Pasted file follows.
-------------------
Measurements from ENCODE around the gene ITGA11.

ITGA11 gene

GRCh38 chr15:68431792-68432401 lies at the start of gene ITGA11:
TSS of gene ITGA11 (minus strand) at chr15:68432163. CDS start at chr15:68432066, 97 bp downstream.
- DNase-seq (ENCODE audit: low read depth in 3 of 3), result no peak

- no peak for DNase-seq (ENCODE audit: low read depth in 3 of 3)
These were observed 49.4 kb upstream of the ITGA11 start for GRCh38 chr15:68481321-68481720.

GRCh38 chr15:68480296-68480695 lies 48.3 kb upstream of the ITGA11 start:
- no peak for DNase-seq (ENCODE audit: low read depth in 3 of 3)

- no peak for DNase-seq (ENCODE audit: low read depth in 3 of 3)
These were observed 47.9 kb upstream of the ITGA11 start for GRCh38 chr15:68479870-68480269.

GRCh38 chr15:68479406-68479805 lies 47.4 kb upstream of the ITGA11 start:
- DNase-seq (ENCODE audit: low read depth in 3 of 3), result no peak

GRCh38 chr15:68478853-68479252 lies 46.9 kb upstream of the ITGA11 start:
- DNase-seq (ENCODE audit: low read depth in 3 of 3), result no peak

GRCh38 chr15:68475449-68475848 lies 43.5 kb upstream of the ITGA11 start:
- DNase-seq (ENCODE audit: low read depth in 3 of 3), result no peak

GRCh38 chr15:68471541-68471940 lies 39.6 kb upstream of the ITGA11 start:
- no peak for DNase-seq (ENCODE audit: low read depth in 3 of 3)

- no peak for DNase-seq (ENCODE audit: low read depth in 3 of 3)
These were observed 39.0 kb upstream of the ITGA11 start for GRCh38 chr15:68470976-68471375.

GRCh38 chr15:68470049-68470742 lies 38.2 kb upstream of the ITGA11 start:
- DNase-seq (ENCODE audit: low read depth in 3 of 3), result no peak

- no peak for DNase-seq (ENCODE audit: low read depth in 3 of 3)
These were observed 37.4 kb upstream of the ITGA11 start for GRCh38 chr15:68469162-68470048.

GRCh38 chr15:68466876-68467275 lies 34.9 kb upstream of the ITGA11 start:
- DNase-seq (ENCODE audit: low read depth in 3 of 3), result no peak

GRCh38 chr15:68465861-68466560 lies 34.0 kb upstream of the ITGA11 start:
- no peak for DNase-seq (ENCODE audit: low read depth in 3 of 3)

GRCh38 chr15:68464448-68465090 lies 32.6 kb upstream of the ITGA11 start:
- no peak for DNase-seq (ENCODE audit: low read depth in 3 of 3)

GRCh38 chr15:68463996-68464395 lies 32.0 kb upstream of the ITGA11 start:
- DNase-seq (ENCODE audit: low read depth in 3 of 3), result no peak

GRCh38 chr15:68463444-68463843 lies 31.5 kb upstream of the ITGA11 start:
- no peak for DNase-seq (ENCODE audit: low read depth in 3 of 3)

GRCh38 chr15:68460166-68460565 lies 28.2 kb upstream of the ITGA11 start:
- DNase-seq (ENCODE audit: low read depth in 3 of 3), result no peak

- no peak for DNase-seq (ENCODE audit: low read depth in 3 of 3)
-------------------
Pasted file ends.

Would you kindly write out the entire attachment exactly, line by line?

Measurements from ENCODE around the gene ITGA11.

ITGA11 gene

GRCh38 chr15:68431792-68432401 lies at the start of gene ITGA11:
TSS of gene ITGA11 (minus strand) at chr15:68432163. CDS start at chr15:68432066, 97 bp downstream.
- DNase-seq (ENCODE audit: low read depth in 3 of 3), result no peak

- no peak for DNase-seq (ENCODE audit: low read depth in 3 of 3)
These were observed 49.4 kb upstream of the ITGA11 start for GRCh38 chr15:68481321-68481720.

GRCh38 chr15:68480296-68480695 lies 48.3 kb upstream of the ITGA11 start:
- no peak for DNase-seq (ENCODE audit: low read depth in 3 of 3)

- no peak for DNase-seq (ENCODE audit: low read depth in 3 of 3)
These were observed 47.9 kb upstream of the ITGA11 start for GRCh38 chr15:68479870-68480269.

GRCh38 chr15:68479406-68479805 lies 47.4 kb upstream of the ITGA11 start:
- DNase-seq (ENCODE audit: low read depth in 3 of 3), result no peak

GRCh38 chr15:68478853-68479252 lies 46.9 kb upstream of the ITGA11 start:
- DNase-seq (ENCODE audit: low read depth in 3 of 3), result no peak

GRCh38 chr15:68475449-68475848 lies 43.5 kb upstream of the ITGA11 start:
- DNase-seq (ENCODE audit: low read depth in 3 of 3), result no peak

GRCh38 chr15:68471541-68471940 lies 39.6 kb upstream of the ITGA11 start:
- no peak for DNase-seq (ENCODE audit: low read depth in 3 of 3)

- no peak for DNase-seq (ENCODE audit: low read depth in 3 of 3)
These were observed 39.0 kb upstream of the ITGA11 start for GRCh38 chr15:68470976-68471375.

GRCh38 chr15:68470049-68470742 lies 38.2 kb upstream of the ITGA11 start:
- DNase-seq (ENCODE audit: low read depth in 3 of 3), result no peak

- no peak for DNase-seq (ENCODE audit: low read depth in 3 of 3)
These were observed 37.4 kb upstream of the ITGA11 start for GRCh38 chr15:68469162-68470048.

GRCh38 chr15:68466876-68467275 lies 34.9 kb upstream of the ITGA11 start:
- DNase-seq (ENCODE audit: low read depth in 3 of 3), result no peak

GRCh38 chr15:68465861-68466560 lies 34.0 kb upstream of the ITGA11 start:
- no peak for DNase-seq (ENCODE audit: low read depth in 3 of 3)

GRCh38 chr15:68464448-68465090 lies 32.6 kb upstream of the ITGA11 start:
- no peak for DNase-seq (ENCODE audit: low read depth in 3 of 3)

GRCh38 chr15:68463996-68464395 lies 32.0 kb upstream of the ITGA11 start:
- DNase-seq (ENCODE audit: low read depth in 3 of 3), result no peak

GRCh38 chr15:68463444-68463843 lies 31.5 kb upstream of the ITGA11 start:
- no peak for DNase-seq (ENCODE audit: low read depth in 3 of 3)

GRCh38 chr15:68460166-68460565 lies 28.2 kb upstream of the ITGA11 start:
- DNase-seq (ENCODE audit: low read depth in 3 of 3), result no peak

- no peak for DNase-seq (ENCODE audit: low read depth in 3 of 3)